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What exactly IS flow rate and flow limitation?
#1
What exactly IS flow rate and flow limitation?
I see these phrases thrown around alot, and see the results on my sleepyhead graphs, but I'm not exactly sure what they mean in terms of treatment and effectiveness of treatment (or lack thereof). I've never really understood what they are. 

Can someone explain them to me? What's good in a flow rate. What's bad to see. 


I got my leaks down by switching from nasal cushion to a nasal pillow (plus, they gave me a new machine too), but I'm still really tired, so something must be causing it. 

Thanks!
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#2
RE: What exactly IS flow rate and flow limitation?
Hi.  The flow rate is more about looking at how the waveform looks, whether it is at least close to the 'ideal' shape, and if the peak-to-valley is relatively constant and consistent in timing...the gap between.  When you look at the rise and fall on the other side of the apex, or when looking at the bottom (nadir), if it 'drags', these indicate flow limitations of some kind.  Ideally, the machine shows 'flow limitations' superimposed on the time scale, and that way we know that they are measured and noteworthy.  This is also why we look for 'clustering' off noted events because they very often mean that the person ain't sleepin' quite right, possibly by tucking their chins down toward their chests.

Flow limitations are indications that the airway is not fully open, not fully expanded, but is partly restricting the freest possible flow for the typical user of PAP.  And such limitations can be due to constrictions (swollen tissues, bent and partly closed tubes, as examples), or due to collapsed tissues that have lost their tone or that are being impinged upon by heavy muscles and adipose tissues around and over them.  Yeah, it's a complicated subject, our disorders, and they need sophisticated machines, drivers (software), and also sophisticated interpretations and learning to better deal with individual responses and differences.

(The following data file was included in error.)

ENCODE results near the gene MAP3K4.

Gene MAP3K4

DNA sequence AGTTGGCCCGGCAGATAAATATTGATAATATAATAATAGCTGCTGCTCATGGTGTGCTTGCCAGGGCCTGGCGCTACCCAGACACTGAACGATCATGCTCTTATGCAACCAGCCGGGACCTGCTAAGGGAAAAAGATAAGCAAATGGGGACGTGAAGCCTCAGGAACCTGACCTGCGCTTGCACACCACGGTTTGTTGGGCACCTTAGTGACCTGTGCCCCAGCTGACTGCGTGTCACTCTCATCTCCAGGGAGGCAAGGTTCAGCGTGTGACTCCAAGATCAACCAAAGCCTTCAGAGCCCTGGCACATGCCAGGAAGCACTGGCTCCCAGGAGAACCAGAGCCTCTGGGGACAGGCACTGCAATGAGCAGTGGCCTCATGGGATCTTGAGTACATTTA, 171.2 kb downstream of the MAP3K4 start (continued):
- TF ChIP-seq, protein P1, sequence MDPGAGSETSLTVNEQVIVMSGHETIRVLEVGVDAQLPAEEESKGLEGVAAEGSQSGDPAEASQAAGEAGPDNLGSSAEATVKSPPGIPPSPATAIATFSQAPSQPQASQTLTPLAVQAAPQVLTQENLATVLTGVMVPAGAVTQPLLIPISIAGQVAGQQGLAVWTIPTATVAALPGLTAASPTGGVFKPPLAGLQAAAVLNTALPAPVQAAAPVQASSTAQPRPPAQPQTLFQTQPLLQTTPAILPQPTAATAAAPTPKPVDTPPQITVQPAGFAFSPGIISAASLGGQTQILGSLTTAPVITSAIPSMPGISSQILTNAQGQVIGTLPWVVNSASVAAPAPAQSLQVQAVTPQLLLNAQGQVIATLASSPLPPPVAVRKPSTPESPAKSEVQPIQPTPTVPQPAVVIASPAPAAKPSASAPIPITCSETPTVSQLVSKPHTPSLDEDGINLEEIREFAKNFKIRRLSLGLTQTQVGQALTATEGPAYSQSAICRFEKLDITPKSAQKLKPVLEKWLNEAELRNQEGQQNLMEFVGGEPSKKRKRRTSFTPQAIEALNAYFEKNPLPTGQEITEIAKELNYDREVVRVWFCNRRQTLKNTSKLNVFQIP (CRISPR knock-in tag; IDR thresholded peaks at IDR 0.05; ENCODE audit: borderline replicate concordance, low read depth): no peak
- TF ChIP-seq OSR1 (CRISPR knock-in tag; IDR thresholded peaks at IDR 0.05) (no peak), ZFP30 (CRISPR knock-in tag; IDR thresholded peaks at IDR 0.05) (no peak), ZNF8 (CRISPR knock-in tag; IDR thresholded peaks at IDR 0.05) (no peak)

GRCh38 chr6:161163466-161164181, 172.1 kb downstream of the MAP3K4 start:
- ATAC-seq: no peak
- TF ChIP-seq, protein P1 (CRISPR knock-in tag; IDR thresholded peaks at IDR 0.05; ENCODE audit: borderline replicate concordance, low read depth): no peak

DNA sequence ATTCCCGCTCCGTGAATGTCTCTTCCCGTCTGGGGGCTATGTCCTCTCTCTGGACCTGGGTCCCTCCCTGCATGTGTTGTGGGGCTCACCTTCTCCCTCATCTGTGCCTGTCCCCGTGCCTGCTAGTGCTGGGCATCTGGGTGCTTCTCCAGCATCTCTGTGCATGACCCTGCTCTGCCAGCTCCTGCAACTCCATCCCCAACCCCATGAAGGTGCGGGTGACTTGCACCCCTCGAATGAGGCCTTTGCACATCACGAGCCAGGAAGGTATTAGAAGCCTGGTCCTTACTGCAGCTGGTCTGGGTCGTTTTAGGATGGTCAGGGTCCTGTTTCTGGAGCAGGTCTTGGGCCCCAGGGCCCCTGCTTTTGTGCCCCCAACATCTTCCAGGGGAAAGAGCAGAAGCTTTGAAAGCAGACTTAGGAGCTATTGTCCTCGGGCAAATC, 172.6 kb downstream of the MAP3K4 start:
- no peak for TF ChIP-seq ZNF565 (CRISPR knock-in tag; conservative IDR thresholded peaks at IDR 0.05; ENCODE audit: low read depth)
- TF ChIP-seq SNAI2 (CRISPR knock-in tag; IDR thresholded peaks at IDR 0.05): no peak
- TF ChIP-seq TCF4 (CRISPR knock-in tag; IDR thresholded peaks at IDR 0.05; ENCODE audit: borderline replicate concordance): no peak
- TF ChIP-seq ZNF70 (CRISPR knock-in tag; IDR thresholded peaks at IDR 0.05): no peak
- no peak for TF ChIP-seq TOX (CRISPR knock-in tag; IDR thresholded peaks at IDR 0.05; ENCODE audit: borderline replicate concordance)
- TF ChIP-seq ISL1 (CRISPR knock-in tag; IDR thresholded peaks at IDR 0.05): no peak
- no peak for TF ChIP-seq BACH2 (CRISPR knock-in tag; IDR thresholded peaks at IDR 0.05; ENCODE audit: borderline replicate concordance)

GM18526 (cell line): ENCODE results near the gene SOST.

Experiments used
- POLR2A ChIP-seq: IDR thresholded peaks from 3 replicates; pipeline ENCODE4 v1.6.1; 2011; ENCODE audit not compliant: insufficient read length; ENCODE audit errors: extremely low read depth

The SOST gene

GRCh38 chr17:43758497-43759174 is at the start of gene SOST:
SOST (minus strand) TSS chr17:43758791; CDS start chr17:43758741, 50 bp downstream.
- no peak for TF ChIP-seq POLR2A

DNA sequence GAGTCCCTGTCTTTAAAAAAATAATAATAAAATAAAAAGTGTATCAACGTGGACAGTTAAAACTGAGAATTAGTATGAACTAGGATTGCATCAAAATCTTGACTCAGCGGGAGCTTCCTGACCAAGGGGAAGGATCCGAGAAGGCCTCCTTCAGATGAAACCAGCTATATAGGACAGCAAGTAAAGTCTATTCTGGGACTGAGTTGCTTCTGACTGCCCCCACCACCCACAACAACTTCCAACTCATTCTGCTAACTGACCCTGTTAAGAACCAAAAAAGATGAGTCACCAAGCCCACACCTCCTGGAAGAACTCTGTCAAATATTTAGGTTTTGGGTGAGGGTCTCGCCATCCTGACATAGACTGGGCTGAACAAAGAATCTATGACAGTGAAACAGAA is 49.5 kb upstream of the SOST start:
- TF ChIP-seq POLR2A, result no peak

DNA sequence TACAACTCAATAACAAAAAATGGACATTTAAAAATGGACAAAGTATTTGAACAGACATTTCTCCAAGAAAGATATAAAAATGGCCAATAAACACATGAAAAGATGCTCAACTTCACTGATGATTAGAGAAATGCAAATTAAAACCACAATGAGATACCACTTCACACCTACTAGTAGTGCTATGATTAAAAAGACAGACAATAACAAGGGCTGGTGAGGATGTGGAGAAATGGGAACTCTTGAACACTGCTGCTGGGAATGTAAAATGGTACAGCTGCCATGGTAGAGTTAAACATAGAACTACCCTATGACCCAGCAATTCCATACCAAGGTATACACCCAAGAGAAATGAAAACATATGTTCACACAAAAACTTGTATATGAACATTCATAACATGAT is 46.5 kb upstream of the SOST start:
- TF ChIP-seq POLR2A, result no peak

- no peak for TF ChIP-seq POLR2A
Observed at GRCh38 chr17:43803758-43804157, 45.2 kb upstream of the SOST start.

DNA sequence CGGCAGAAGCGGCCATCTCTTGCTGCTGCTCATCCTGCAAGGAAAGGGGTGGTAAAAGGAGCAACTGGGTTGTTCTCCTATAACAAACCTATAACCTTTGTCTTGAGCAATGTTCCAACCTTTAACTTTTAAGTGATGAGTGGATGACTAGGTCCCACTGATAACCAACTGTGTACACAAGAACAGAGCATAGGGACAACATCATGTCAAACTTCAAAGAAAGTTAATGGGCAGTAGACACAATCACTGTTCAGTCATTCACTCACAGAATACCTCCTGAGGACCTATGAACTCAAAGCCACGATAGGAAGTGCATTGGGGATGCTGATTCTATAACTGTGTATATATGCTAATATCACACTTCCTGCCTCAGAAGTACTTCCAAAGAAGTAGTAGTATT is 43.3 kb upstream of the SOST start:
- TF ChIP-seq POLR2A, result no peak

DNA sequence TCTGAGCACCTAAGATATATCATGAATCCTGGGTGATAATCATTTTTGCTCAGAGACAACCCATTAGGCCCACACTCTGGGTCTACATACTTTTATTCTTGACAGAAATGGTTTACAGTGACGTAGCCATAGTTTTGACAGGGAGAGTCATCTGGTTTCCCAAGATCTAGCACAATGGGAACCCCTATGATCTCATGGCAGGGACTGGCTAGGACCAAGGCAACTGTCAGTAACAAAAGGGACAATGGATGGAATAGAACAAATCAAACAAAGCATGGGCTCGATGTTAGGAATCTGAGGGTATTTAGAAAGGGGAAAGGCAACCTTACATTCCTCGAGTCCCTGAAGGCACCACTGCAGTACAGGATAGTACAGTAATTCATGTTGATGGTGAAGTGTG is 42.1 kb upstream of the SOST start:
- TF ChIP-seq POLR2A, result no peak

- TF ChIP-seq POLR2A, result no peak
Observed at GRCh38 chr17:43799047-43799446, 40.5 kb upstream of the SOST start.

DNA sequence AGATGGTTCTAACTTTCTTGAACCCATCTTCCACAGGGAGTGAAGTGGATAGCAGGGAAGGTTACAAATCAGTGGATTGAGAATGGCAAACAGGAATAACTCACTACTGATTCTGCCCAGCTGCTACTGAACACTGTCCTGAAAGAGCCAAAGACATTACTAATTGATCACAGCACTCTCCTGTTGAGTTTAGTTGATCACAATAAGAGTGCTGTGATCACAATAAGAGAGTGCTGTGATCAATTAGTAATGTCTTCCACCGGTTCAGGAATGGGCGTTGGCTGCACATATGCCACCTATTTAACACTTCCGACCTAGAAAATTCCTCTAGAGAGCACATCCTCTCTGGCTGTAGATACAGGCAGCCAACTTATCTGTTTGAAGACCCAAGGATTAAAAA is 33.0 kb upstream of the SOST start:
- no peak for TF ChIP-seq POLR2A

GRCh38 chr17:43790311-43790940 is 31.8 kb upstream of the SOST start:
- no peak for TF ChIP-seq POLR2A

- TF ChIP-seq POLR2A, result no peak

You should get other replies, hopefully with something similar, perhaps with refined descriptions.
Serial Tapist
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#3
RE: What exactly IS flow rate and flow limitation?
The flow rate is the speed at which air is moving in/out of your body in ml/s. 

When you don't have any obstruction, a typical breath look like this :
   

But when there is an obstruction, you can't inhale as quickly so the inspiration is flattened like this :
   

To get the same amount of air in (the tidal volume), you inhalation needs to be longer and sometimes that's not enough to keep the tidal volume constant. 
A series of flow limitations can lead to a RERA, Hypoapnea or apnea.

Hope this help!
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#4
RE: What exactly IS flow rate and flow limitation?
(09-19-2019, 02:19 PM)alexp Wrote: The flow rate is the speed at which air is moving in/out of your body in ml/s. 

When you don't have any obstruction, a typical breath look like this :


But when there is an obstruction, you can't inhale as quickly so the inspiration is flattened like this :


To get the same amount of air in (the tidal volume), you inhalation needs to be longer and sometimes that's not enough to keep the tidal volume constant. 
A series of flow limitations can lead to a RERA, Hypoapnea or apnea.

Hope this help!

Very helpful - thanks! So, when the inspiration is flattened, that's flow limitation? I know that in my sleep study/titration, I had a ton of RERAs. Is a RERA just a shorter in duration apnea? My AHI is pretty much always under 2 with my treatment, but I'm always tired.
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#5
RE: What exactly IS flow rate and flow limitation?